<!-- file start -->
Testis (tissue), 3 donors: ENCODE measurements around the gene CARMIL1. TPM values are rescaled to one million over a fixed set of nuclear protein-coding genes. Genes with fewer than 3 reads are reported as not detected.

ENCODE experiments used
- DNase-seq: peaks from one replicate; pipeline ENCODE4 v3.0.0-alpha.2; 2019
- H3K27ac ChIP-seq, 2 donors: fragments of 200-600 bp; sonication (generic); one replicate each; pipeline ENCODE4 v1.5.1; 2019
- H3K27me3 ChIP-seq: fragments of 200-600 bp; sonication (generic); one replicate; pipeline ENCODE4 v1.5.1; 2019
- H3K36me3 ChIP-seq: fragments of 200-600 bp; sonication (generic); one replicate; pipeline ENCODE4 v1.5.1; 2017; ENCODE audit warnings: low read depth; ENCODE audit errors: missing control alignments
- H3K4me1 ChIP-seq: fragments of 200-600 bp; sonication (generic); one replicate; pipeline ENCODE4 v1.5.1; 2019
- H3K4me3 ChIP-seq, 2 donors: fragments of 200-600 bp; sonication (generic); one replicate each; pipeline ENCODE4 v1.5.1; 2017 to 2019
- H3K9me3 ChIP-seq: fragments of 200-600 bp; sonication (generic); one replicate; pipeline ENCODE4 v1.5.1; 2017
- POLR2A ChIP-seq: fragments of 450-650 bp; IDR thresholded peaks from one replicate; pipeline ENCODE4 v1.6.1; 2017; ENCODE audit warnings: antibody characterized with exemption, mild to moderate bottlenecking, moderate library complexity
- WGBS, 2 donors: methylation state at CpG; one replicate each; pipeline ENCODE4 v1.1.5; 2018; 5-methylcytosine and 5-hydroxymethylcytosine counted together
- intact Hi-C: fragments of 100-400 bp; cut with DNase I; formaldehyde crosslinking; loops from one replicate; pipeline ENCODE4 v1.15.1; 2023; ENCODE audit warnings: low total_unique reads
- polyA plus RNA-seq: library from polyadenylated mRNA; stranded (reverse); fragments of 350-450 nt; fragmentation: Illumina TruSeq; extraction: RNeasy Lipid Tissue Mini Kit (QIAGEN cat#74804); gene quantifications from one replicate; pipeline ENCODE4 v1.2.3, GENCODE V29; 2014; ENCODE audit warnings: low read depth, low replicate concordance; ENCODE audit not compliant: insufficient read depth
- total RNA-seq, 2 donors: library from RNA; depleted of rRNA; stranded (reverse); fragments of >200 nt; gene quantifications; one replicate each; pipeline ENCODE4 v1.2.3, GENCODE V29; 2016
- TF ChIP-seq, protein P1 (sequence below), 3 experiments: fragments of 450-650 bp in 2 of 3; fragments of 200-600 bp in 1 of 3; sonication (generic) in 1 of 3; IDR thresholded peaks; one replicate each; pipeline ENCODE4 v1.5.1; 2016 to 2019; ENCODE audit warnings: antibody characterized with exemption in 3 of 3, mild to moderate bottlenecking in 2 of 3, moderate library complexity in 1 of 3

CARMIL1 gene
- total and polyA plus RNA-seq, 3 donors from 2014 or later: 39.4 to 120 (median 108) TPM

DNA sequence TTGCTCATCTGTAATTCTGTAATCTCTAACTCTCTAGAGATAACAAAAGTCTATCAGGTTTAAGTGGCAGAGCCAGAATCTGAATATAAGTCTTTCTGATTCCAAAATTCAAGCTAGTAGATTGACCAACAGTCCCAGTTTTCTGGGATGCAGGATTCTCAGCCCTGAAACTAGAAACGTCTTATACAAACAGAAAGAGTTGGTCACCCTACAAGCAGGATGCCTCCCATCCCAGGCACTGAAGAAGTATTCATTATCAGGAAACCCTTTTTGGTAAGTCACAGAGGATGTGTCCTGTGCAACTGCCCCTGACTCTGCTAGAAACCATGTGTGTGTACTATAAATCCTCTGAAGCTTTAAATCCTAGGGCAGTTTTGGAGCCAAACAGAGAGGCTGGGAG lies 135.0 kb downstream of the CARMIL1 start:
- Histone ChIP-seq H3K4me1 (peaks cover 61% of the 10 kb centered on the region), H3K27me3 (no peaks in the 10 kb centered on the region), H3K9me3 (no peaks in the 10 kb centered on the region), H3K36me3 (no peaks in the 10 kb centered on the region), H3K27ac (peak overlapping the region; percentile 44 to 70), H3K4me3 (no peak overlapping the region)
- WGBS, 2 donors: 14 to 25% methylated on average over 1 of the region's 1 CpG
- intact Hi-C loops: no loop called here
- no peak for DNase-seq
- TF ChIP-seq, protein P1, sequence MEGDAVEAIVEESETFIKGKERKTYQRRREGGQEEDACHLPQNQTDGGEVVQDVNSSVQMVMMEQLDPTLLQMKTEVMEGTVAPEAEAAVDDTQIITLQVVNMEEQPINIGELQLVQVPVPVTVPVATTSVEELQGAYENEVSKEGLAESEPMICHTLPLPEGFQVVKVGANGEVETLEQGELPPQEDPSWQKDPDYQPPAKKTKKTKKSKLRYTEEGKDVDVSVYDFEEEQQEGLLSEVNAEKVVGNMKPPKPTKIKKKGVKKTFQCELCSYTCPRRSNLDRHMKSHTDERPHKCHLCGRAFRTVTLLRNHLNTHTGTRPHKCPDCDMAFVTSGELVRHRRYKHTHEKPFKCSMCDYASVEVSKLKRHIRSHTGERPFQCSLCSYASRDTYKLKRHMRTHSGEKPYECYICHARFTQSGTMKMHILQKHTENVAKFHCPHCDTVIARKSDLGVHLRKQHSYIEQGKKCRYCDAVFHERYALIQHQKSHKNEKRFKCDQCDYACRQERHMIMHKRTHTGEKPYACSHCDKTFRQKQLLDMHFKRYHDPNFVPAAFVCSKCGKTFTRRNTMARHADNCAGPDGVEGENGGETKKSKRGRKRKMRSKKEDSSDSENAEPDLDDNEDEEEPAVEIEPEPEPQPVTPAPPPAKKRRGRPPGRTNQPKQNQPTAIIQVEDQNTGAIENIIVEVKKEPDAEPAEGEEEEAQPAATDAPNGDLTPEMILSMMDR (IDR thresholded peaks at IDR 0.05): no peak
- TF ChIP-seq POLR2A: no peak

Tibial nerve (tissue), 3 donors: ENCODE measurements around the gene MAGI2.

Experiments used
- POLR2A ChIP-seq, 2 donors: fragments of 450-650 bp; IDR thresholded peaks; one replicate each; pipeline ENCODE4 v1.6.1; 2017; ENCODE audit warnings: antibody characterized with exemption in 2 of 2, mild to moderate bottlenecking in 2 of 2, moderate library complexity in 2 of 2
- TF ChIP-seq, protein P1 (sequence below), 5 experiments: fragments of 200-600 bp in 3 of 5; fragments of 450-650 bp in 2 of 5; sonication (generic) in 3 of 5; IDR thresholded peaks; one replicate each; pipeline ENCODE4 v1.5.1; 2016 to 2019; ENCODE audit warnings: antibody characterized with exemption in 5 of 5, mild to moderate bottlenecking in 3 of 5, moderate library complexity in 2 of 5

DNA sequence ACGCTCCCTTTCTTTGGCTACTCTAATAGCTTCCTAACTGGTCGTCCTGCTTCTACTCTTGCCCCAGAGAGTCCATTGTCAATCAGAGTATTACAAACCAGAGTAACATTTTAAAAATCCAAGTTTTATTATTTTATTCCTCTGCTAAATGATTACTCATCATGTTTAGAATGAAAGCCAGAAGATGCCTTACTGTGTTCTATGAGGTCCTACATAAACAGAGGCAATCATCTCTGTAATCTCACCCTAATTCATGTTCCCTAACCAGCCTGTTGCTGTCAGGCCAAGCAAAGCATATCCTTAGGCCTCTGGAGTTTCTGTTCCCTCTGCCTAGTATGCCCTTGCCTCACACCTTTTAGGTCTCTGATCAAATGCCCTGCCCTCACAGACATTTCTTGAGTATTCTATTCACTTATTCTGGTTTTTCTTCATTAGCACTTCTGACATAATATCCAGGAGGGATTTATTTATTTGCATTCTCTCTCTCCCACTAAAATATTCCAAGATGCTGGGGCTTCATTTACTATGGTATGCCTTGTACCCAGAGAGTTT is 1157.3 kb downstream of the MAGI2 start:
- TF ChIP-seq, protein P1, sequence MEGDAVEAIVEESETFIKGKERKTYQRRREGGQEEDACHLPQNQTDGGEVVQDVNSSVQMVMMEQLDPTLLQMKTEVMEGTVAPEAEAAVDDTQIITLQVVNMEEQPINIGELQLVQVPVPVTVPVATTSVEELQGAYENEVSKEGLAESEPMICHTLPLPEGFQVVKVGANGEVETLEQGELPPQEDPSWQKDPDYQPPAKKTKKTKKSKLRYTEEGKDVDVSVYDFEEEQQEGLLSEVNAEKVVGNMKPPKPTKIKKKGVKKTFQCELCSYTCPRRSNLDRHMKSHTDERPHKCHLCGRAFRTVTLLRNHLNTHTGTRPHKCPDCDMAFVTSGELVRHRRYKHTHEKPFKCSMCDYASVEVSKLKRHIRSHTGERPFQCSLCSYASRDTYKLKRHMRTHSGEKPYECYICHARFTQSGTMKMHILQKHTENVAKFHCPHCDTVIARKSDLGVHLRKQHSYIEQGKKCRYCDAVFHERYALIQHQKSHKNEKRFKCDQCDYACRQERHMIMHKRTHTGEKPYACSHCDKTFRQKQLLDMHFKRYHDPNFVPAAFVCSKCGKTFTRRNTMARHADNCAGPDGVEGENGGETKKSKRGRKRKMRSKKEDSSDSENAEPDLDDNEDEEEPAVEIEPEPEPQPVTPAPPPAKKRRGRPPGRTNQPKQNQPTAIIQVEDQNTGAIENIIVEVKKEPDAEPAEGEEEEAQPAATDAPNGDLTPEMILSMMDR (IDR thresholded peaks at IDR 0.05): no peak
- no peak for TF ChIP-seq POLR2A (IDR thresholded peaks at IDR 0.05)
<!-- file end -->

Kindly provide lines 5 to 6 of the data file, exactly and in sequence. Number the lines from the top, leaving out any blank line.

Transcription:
- H3K27me3 ChIP-seq: fragments of 200-600 bp; sonication (generic); one replicate; pipeline ENCODE4 v1.5.1; 2019
- H3K36me3 ChIP-seq: fragments of 200-600 bp; sonication (generic); one replicate; pipeline ENCODE4 v1.5.1; 2017; ENCODE audit warnings: low read depth; ENCODE audit errors: missing control alignments